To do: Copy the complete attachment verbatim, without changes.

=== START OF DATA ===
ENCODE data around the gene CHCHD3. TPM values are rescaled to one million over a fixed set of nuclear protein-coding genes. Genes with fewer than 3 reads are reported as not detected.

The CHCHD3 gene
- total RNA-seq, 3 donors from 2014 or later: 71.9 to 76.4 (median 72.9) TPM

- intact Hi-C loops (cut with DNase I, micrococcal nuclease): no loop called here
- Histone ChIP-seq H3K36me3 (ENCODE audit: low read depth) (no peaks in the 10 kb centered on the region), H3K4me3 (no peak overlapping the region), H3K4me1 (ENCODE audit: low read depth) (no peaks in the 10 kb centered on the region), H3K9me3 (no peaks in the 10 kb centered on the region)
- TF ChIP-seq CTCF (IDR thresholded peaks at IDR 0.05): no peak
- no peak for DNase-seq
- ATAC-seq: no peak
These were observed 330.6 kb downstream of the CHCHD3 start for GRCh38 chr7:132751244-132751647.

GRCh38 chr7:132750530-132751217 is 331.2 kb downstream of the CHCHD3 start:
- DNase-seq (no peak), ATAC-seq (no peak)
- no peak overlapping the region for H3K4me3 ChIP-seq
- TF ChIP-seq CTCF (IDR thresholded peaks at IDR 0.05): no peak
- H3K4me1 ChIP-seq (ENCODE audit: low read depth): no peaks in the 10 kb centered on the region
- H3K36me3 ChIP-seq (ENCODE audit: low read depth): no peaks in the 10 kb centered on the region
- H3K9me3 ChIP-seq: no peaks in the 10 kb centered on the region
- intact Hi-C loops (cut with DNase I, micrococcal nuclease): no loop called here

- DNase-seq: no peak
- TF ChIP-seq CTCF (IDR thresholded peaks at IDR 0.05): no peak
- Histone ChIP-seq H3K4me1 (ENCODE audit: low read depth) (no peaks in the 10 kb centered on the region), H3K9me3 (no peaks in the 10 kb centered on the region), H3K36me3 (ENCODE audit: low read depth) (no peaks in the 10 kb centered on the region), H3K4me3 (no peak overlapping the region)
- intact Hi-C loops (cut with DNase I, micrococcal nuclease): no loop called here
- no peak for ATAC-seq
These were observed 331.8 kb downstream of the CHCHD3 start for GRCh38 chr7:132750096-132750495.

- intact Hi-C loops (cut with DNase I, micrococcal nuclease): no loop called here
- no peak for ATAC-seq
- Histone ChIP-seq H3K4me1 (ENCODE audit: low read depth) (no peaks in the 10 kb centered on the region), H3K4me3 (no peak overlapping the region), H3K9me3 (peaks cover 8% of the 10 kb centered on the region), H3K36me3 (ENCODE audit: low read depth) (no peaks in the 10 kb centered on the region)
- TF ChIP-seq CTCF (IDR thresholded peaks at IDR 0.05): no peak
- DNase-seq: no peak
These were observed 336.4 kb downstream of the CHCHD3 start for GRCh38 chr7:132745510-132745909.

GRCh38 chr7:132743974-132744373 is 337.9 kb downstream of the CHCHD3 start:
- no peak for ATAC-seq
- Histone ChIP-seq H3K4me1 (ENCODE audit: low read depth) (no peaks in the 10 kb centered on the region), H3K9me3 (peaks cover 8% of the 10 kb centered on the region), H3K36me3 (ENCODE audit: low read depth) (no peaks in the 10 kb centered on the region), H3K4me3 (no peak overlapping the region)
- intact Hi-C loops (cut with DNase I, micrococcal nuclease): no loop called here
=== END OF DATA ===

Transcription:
ENCODE data around the gene CHCHD3. TPM values are rescaled to one million over a fixed set of nuclear protein-coding genes. Genes with fewer than 3 reads are reported as not detected.

The CHCHD3 gene
- total RNA-seq, 3 donors from 2014 or later: 71.9 to 76.4 (median 72.9) TPM

- intact Hi-C loops (cut with DNase I, micrococcal nuclease): no loop called here
- Histone ChIP-seq H3K36me3 (ENCODE audit: low read depth) (no peaks in the 10 kb centered on the region), H3K4me3 (no peak overlapping the region), H3K4me1 (ENCODE audit: low read depth) (no peaks in the 10 kb centered on the region), H3K9me3 (no peaks in the 10 kb centered on the region)
- TF ChIP-seq CTCF (IDR thresholded peaks at IDR 0.05): no peak
- no peak for DNase-seq
- ATAC-seq: no peak
These were observed 330.6 kb downstream of the CHCHD3 start for GRCh38 chr7:132751244-132751647.

GRCh38 chr7:132750530-132751217 is 331.2 kb downstream of the CHCHD3 start:
- DNase-seq (no peak), ATAC-seq (no peak)
- no peak overlapping the region for H3K4me3 ChIP-seq
- TF ChIP-seq CTCF (IDR thresholded peaks at IDR 0.05): no peak
- H3K4me1 ChIP-seq (ENCODE audit: low read depth): no peaks in the 10 kb centered on the region
- H3K36me3 ChIP-seq (ENCODE audit: low read depth): no peaks in the 10 kb centered on the region
- H3K9me3 ChIP-seq: no peaks in the 10 kb centered on the region
- intact Hi-C loops (cut with DNase I, micrococcal nuclease): no loop called here

- DNase-seq: no peak
- TF ChIP-seq CTCF (IDR thresholded peaks at IDR 0.05): no peak
- Histone ChIP-seq H3K4me1 (ENCODE audit: low read depth) (no peaks in the 10 kb centered on the region), H3K9me3 (no peaks in the 10 kb centered on the region), H3K36me3 (ENCODE audit: low read depth) (no peaks in the 10 kb centered on the region), H3K4me3 (no peak overlapping the region)
- intact Hi-C loops (cut with DNase I, micrococcal nuclease): no loop called here
- no peak for ATAC-seq
These were observed 331.8 kb downstream of the CHCHD3 start for GRCh38 chr7:132750096-132750495.

- intact Hi-C loops (cut with DNase I, micrococcal nuclease): no loop called here
- no peak for ATAC-seq
- Histone ChIP-seq H3K4me1 (ENCODE audit: low read depth) (no peaks in the 10 kb centered on the region), H3K4me3 (no peak overlapping the region), H3K9me3 (peaks cover 8% of the 10 kb centered on the region), H3K36me3 (ENCODE audit: low read depth) (no peaks in the 10 kb centered on the region)
- TF ChIP-seq CTCF (IDR thresholded peaks at IDR 0.05): no peak
- DNase-seq: no peak
These were observed 336.4 kb downstream of the CHCHD3 start for GRCh38 chr7:132745510-132745909.

GRCh38 chr7:132743974-132744373 is 337.9 kb downstream of the CHCHD3 start:
- no peak for ATAC-seq
- Histone ChIP-seq H3K4me1 (ENCODE audit: low read depth) (no peaks in the 10 kb centered on the region), H3K9me3 (peaks cover 8% of the 10 kb centered on the region), H3K36me3 (ENCODE audit: low read depth) (no peaks in the 10 kb centered on the region), H3K4me3 (no peak overlapping the region)
- intact Hi-C loops (cut with DNase I, micrococcal nuclease): no loop called here